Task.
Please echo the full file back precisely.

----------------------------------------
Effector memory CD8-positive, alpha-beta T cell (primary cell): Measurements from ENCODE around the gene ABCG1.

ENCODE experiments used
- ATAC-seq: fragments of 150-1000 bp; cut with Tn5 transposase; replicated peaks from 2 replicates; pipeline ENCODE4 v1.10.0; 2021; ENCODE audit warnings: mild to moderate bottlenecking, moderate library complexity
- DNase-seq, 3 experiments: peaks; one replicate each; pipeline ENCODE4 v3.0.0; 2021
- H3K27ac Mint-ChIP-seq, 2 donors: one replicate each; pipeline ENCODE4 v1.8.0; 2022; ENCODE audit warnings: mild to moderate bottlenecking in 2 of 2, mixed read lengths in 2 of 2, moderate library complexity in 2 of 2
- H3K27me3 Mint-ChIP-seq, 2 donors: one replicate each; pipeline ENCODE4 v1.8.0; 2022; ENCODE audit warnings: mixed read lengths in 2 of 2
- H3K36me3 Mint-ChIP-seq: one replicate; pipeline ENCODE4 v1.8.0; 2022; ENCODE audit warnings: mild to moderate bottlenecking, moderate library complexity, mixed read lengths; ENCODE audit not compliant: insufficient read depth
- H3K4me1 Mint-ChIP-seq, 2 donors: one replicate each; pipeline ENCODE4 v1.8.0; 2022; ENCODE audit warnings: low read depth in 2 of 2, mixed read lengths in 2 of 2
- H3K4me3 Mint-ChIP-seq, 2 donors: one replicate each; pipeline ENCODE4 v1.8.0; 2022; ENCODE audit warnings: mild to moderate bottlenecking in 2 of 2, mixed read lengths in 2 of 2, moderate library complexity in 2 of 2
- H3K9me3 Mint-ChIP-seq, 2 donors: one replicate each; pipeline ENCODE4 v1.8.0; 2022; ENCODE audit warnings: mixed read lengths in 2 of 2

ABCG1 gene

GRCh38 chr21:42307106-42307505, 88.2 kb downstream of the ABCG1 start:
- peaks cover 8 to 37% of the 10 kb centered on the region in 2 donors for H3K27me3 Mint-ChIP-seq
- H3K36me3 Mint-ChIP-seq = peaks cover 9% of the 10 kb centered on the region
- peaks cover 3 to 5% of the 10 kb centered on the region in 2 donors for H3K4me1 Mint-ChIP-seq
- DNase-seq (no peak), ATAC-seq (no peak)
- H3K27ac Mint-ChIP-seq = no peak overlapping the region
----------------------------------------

Effector memory CD8-positive, alpha-beta T cell (primary cell): Measurements from ENCODE around the gene ABCG1.

ENCODE experiments used
- ATAC-seq: fragments of 150-1000 bp; cut with Tn5 transposase; replicated peaks from 2 replicates; pipeline ENCODE4 v1.10.0; 2021; ENCODE audit warnings: mild to moderate bottlenecking, moderate library complexity
- DNase-seq, 3 experiments: peaks; one replicate each; pipeline ENCODE4 v3.0.0; 2021
- H3K27ac Mint-ChIP-seq, 2 donors: one replicate each; pipeline ENCODE4 v1.8.0; 2022; ENCODE audit warnings: mild to moderate bottlenecking in 2 of 2, mixed read lengths in 2 of 2, moderate library complexity in 2 of 2
- H3K27me3 Mint-ChIP-seq, 2 donors: one replicate each; pipeline ENCODE4 v1.8.0; 2022; ENCODE audit warnings: mixed read lengths in 2 of 2
- H3K36me3 Mint-ChIP-seq: one replicate; pipeline ENCODE4 v1.8.0; 2022; ENCODE audit warnings: mild to moderate bottlenecking, moderate library complexity, mixed read lengths; ENCODE audit not compliant: insufficient read depth
- H3K4me1 Mint-ChIP-seq, 2 donors: one replicate each; pipeline ENCODE4 v1.8.0; 2022; ENCODE audit warnings: low read depth in 2 of 2, mixed read lengths in 2 of 2
- H3K4me3 Mint-ChIP-seq, 2 donors: one replicate each; pipeline ENCODE4 v1.8.0; 2022; ENCODE audit warnings: mild to moderate bottlenecking in 2 of 2, mixed read lengths in 2 of 2, moderate library complexity in 2 of 2
- H3K9me3 Mint-ChIP-seq, 2 donors: one replicate each; pipeline ENCODE4 v1.8.0; 2022; ENCODE audit warnings: mixed read lengths in 2 of 2

ABCG1 gene

GRCh38 chr21:42307106-42307505, 88.2 kb downstream of the ABCG1 start:
- peaks cover 8 to 37% of the 10 kb centered on the region in 2 donors for H3K27me3 Mint-ChIP-seq
- H3K36me3 Mint-ChIP-seq = peaks cover 9% of the 10 kb centered on the region
- peaks cover 3 to 5% of the 10 kb centered on the region in 2 donors for H3K4me1 Mint-ChIP-seq
- DNase-seq (no peak), ATAC-seq (no peak)
- H3K27ac Mint-ChIP-seq = no peak overlapping the region